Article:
Monthly Archives: March 2014

Brazilian Internet Bill passed with broad data retention provisions

Brazilian’s lower house has finally approved the Internet Civil Rights Framework Bill (Marco Civil da Internet).

The major change from its last version was the dismissal of the rule about the localisation of datacenters in Brazil. Instead, the Bill includes a jurisdiction clause that will forcing  disputes regarding personal data collected in Brazil to be submitted to Brazilian Law.

The approved text maintains very broad rules regarding data retention, both to ISP’s as to “internet applications” (any for-profit site or internet service), which we mentioned before.

The Bill will now be sent to the Senate. More coverture here and here. The full text (in Portuguese) is also available.

Facebook’ “Sponsored Stories” challenged in Brazilian’s court

 A class action has been presented by the Brazilian Institute of Computer Law (IBDI) against Facebook’s Sponsored Stories product over a collective moral damage at the sum of R$ 76,000,000. The product is alleged to be unfair, abusive and in violation of consumer’s privacy

In their petition, IBDI’s Lawyers attest the violation of consumer’s privacy in virtue of consent and commercial practice. According to the petition, Facebook is in violation of Brazilian Civil Code, which protects an individual name and image as a “Right of personhood”:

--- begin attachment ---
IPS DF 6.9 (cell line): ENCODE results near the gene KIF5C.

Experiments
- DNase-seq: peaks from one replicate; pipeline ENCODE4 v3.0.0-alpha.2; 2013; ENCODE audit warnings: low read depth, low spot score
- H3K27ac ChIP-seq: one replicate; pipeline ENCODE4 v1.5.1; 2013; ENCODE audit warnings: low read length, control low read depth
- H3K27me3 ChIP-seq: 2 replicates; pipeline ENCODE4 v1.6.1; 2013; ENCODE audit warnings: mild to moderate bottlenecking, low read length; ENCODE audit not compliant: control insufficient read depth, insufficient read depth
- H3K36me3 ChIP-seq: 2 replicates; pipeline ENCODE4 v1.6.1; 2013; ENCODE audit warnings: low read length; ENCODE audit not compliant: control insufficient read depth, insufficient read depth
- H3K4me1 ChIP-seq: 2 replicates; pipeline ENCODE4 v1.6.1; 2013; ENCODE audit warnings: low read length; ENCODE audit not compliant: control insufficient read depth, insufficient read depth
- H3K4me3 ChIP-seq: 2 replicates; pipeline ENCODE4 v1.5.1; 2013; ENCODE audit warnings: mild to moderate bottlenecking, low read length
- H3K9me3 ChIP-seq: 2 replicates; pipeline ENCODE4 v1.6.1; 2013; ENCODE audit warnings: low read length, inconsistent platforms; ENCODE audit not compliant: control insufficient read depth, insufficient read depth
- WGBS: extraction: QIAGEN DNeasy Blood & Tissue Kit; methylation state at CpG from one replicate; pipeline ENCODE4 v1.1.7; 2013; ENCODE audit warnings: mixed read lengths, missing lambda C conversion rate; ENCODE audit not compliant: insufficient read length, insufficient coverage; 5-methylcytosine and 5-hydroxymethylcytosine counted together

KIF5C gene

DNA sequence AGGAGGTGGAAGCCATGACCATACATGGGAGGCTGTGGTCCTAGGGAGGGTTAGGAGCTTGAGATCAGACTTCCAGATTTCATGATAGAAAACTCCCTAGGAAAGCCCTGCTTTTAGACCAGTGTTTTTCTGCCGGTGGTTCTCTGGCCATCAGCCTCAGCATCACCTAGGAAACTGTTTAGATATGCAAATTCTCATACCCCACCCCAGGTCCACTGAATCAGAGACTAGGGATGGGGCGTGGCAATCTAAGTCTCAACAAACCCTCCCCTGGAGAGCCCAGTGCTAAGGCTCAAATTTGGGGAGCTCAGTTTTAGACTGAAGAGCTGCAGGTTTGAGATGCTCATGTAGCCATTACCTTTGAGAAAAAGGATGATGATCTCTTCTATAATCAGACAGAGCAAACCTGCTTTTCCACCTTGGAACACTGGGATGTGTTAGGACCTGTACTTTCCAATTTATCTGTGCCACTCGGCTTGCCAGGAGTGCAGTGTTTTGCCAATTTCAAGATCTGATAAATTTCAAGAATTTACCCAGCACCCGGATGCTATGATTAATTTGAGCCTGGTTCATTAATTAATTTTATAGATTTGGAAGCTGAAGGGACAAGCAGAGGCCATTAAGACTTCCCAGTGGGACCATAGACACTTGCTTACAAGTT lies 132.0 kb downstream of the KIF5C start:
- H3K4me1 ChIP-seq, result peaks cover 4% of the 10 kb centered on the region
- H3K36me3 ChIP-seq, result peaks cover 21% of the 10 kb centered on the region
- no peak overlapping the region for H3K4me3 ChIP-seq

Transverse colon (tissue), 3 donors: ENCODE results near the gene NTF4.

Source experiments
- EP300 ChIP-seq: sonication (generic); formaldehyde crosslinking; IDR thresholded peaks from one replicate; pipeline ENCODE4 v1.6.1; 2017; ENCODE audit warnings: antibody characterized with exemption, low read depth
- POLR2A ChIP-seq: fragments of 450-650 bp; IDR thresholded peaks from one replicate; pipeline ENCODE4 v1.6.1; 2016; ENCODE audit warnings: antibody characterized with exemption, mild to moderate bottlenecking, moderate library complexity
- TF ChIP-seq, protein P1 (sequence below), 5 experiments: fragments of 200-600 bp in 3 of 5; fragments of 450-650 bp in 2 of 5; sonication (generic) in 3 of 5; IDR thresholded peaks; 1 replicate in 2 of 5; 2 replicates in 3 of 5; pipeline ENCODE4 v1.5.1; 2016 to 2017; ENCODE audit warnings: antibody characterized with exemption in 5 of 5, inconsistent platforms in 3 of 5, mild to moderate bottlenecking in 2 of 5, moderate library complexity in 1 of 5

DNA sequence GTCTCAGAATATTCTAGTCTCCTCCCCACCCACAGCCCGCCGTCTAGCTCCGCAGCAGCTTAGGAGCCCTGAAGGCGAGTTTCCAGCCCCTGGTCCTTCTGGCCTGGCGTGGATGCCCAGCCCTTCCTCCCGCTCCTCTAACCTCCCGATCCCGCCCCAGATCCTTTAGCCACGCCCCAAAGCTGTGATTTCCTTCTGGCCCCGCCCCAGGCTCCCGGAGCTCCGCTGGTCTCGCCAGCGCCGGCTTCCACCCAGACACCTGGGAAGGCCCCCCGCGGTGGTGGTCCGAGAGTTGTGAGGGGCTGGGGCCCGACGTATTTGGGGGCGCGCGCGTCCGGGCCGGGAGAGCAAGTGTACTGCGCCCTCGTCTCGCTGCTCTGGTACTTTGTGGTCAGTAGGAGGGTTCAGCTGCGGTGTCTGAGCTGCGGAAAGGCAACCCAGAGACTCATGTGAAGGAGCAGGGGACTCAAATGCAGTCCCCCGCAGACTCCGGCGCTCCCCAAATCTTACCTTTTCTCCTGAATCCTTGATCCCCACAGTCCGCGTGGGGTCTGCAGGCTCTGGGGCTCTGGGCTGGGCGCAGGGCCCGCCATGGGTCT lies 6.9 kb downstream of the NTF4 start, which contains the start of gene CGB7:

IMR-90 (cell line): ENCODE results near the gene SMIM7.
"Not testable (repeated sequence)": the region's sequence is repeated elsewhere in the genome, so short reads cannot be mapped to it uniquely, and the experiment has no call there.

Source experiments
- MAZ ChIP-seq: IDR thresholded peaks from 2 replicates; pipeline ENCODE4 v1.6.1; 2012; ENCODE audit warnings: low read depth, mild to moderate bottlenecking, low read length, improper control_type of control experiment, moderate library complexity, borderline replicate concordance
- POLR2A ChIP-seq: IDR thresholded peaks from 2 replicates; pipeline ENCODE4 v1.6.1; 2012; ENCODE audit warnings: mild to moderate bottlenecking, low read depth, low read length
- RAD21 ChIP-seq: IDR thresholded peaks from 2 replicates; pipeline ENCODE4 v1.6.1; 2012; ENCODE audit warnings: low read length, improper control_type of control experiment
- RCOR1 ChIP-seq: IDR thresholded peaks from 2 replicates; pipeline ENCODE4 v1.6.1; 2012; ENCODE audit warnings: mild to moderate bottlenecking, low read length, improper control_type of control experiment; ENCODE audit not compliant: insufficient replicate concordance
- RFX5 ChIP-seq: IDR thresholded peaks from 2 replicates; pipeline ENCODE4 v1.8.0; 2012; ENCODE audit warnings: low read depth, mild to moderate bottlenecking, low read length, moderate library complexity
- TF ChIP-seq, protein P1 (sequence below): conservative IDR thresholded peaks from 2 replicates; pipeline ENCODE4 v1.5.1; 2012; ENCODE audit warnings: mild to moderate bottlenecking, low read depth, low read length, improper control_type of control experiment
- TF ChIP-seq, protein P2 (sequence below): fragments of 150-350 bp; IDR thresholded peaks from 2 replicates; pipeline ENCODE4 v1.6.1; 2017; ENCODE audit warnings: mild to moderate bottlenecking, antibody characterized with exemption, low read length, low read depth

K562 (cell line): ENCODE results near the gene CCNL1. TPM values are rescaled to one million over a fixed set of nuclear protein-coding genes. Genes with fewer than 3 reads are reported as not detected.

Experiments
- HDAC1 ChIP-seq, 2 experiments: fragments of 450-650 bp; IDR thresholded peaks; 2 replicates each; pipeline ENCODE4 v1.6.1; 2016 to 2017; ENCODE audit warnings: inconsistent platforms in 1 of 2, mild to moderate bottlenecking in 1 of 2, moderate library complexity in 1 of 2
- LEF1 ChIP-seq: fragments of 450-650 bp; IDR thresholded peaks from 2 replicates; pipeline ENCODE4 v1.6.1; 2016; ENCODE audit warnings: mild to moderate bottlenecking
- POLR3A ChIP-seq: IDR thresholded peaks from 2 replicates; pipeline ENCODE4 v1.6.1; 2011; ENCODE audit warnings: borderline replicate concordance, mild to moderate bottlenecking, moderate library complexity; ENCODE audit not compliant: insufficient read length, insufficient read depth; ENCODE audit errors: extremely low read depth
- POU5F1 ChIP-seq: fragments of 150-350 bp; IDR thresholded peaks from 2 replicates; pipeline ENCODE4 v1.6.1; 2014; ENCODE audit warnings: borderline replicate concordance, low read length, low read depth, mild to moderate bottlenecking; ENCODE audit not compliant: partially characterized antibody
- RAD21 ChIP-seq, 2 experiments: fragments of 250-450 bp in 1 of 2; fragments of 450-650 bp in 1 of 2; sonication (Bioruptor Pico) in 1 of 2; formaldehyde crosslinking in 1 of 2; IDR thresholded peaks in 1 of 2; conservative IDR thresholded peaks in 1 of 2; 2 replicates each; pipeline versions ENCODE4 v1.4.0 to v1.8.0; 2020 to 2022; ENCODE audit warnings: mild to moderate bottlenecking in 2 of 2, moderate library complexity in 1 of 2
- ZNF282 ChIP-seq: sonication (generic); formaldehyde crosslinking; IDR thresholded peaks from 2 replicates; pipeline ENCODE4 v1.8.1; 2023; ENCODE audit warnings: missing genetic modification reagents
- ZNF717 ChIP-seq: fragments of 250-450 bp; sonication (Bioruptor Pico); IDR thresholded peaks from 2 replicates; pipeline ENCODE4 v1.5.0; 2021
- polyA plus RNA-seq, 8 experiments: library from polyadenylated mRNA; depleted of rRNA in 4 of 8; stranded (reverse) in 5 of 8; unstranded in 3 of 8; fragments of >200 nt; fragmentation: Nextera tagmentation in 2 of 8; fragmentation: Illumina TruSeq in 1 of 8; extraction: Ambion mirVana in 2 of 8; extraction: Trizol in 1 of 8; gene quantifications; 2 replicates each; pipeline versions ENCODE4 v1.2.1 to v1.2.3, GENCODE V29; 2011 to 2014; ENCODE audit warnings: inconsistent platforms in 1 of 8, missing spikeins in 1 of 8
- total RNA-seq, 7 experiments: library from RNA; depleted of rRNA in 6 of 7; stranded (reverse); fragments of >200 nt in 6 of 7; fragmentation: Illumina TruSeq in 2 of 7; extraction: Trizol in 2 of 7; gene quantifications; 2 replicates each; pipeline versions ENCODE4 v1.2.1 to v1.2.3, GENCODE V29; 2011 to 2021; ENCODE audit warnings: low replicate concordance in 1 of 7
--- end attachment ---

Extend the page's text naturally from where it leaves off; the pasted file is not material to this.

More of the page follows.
Art.18 Without consent, one shall not use someone else’s name in advertising.

Art. 20 Except where consent was given or if necessary to the administration of justice or the maintenance of public order (…) the display or use of a person’s image may be prohibited by their requirement if the use or display achieve the honor, good reputation or respectability, or if intended for commercial purposes.


Brazilian Federal Constitution presents a general privacy rule which embraces intimacy, private life (vie privée), honor and image as expressions of an individual personality.

Despite Facebook’s waiver on Sponsored Stories in January of this year, IBDI’s class action represents one of the firsts internet related privacy prosecutions in Brazil.